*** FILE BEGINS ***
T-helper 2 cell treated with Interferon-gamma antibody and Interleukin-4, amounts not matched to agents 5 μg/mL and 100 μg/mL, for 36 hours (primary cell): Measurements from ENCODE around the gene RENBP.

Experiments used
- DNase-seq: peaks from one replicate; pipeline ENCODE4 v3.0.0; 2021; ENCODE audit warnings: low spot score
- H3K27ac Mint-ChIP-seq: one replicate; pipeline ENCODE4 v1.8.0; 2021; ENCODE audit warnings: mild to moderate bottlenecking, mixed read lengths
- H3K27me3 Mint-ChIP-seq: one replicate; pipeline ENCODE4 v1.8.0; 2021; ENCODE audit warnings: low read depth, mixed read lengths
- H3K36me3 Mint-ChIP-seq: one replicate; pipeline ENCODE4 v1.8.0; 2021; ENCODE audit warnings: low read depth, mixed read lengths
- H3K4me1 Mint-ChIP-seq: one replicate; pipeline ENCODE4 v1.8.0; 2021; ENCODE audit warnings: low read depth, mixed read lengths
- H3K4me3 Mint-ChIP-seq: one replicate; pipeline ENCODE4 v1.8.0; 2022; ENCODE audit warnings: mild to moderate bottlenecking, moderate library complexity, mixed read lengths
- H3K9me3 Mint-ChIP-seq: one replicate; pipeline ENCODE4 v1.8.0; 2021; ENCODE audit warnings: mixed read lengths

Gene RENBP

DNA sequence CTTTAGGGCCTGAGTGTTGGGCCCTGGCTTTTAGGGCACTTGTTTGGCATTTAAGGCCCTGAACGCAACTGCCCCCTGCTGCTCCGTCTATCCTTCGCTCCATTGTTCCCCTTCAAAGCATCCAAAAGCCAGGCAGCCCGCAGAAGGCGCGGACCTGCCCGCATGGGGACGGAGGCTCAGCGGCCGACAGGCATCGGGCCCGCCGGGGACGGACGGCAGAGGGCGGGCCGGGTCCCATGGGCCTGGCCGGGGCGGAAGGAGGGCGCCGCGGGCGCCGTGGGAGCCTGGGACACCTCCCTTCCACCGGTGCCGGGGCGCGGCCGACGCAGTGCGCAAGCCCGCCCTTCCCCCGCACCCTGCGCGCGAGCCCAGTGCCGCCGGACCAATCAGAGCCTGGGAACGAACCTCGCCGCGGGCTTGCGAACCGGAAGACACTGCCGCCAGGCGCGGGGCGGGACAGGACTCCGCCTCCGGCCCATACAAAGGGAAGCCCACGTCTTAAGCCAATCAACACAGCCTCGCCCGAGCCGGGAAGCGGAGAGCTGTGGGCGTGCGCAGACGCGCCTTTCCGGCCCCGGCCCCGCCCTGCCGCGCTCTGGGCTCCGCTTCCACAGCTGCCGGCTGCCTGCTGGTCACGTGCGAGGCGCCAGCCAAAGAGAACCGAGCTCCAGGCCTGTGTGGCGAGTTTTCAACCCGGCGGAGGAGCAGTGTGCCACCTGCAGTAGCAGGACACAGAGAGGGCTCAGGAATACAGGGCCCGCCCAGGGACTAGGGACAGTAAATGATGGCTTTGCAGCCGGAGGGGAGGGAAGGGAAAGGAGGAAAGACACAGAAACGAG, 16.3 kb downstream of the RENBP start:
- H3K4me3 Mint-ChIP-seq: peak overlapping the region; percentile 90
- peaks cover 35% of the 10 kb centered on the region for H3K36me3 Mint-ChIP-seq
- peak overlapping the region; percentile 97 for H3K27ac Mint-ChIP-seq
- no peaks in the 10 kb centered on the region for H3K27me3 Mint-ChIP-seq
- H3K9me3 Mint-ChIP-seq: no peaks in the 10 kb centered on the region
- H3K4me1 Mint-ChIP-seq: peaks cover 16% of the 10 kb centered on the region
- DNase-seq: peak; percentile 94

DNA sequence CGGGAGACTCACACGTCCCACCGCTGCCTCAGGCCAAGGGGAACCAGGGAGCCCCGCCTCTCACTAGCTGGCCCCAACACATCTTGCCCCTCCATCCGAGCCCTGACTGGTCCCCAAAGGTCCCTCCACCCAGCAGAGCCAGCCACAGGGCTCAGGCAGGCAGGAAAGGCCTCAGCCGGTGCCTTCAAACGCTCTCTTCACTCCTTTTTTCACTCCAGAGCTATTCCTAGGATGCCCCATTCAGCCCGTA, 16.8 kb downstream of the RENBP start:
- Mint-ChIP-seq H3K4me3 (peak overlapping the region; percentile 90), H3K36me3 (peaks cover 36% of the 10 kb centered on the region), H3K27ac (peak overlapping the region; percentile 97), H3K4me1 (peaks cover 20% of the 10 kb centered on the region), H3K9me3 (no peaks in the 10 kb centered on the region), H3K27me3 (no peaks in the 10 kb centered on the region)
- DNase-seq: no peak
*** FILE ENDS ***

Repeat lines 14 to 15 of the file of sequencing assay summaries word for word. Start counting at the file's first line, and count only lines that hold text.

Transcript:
- peak overlapping the region; percentile 97 for H3K27ac Mint-ChIP-seq
- no peaks in the 10 kb centered on the region for H3K27me3 Mint-ChIP-seq